As a consequence of which, organizational structures matched the process exactly. Linear, predictable (the more the better) and measurable. The individuality came from the artist employed at each stage. But never from the process.

Today, organizations need to reflect the complex, multi-faceted world and media community in which we live and communicate. A world in which connections, and collaboration create un-predictable outcomes.  A world in which a sneaker company (no, not Nike) has become an investor in and a producer of original music. A multi-million dollar investment that until recently would have been spent on traditional media production and distribution. The age of earned audiences indeed.

Building organizations capable of encouraging and then applying this kind of original thought - and doing so with the reliability required of any business - involves a broader and more sensitive view than traditional thinking supports.

Which starts with solving a central problem. How do you build a business that simultaneously celebrates the individual while producing instinctive and organization-wide collaboration?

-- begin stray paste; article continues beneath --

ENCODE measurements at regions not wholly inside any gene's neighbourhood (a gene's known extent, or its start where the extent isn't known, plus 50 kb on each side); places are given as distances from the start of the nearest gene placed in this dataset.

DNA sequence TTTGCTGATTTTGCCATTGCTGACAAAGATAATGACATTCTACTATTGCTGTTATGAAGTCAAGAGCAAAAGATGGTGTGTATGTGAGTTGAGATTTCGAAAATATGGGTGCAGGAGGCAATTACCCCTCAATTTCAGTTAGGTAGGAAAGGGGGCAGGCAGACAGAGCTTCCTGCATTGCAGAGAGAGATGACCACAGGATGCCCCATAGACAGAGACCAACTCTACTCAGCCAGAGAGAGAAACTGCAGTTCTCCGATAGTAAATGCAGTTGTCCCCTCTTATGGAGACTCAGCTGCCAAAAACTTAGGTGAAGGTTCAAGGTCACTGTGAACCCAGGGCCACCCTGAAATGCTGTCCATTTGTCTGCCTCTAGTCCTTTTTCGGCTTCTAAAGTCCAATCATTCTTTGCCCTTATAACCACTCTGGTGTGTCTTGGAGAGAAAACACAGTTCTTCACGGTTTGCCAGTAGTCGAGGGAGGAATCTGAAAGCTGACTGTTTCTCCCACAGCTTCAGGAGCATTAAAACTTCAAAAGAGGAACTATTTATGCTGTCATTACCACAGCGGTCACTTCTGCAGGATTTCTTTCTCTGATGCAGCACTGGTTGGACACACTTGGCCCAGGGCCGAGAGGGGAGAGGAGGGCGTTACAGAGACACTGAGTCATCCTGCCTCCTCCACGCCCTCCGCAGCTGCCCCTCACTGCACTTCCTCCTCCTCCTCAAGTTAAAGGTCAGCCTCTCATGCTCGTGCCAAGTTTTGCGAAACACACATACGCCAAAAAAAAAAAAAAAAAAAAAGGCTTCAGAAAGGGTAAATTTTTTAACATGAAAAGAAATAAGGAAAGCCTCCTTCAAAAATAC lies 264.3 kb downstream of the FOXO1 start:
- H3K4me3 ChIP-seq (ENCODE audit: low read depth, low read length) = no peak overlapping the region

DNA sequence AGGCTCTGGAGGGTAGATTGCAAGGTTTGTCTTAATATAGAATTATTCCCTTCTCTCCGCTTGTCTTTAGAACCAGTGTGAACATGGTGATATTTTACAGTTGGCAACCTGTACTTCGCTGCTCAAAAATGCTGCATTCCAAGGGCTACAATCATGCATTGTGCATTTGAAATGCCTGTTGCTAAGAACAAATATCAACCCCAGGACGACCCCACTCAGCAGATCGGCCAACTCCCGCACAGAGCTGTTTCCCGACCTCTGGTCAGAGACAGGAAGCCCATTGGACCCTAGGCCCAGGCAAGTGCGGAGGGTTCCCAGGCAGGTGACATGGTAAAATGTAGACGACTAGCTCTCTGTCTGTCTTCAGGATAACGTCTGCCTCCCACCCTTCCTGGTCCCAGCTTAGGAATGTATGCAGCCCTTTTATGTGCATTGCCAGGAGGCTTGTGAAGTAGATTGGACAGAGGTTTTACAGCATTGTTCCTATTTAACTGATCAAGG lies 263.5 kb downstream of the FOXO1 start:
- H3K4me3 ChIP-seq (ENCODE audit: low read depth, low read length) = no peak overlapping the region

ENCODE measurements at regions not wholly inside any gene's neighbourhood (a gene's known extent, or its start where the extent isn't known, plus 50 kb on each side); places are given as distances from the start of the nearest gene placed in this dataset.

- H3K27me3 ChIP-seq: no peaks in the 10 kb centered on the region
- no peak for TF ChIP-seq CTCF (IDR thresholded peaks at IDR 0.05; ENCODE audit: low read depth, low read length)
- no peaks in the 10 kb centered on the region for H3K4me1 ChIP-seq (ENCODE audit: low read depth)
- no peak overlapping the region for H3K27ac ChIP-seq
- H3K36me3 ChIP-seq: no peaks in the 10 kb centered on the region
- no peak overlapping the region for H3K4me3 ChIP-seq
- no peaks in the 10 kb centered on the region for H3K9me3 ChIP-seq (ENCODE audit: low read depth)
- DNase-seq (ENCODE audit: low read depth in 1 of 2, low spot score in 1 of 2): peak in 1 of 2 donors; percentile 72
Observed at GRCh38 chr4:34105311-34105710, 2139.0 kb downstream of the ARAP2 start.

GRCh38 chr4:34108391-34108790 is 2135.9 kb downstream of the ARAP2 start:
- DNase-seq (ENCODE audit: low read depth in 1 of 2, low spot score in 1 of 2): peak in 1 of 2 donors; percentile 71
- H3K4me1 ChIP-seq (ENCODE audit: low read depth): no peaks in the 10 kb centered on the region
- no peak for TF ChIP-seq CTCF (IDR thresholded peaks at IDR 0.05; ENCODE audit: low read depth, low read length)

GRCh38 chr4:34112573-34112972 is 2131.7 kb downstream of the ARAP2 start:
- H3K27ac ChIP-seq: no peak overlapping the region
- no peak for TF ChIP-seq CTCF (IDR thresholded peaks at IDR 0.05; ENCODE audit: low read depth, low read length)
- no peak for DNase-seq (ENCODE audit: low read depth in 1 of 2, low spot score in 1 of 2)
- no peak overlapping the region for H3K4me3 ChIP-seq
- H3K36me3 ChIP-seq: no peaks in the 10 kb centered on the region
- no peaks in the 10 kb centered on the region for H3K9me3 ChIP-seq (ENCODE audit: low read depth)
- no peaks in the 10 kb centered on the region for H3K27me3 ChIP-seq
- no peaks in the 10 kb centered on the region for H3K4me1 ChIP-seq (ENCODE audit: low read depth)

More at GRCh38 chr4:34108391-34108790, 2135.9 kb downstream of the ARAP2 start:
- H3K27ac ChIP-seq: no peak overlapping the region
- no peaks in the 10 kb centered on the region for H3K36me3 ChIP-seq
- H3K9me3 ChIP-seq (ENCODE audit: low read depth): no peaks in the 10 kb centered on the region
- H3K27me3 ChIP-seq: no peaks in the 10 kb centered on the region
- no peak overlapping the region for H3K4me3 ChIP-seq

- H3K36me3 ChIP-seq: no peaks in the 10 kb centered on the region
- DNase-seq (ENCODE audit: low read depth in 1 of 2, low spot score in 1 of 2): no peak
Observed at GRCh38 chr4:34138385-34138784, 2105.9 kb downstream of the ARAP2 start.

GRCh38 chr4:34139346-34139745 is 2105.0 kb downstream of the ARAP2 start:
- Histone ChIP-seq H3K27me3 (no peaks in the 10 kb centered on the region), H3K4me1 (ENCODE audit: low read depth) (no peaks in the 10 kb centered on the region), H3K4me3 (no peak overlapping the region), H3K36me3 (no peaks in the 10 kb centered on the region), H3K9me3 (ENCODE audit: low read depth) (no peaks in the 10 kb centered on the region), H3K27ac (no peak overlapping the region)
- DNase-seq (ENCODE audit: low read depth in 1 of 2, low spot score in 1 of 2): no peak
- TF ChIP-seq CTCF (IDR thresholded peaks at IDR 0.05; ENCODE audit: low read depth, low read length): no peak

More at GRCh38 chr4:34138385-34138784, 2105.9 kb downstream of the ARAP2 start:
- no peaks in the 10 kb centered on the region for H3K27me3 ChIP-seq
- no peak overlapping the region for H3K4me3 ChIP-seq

For we humans are not predictable. Nor do we take direction very well, or for very long. And organizations built on the presumption of either have less resilience in the face of change.

The answer, I believe, is to build organizations that are better reflections of the organisms they contain. Human beings. 

Here, are six truths towards that end that we have experienced and observed in companies that are winning the race for the future: 

  1. It is easier to attract us, gravitationally towards a vision of the future we believe in, than to push us towards an unknown destination.
  2. It is easier to command loyalty by listening to us, empowering us and purposing us, than bribing us - a transactional relationship at best.
  3. It is easier to get the best out of us in an environment which values trial and exploration, than one which is rigid.
  4. It is easier to hold us accountable to clearly articulated parameters, than to conduct post-mortems.
  5. It is easier to get us to share when we feel secure and confident, than when we feel uncertain and threatened.
  6. It is easier to encourage us towards evolution than revolution.

Having talent is a requirement of any creative company. 

But the winners of this race will not be those organizations who have the best talent. 

But those who use talent best.

Your Situation is Unique. Your Problems Are Not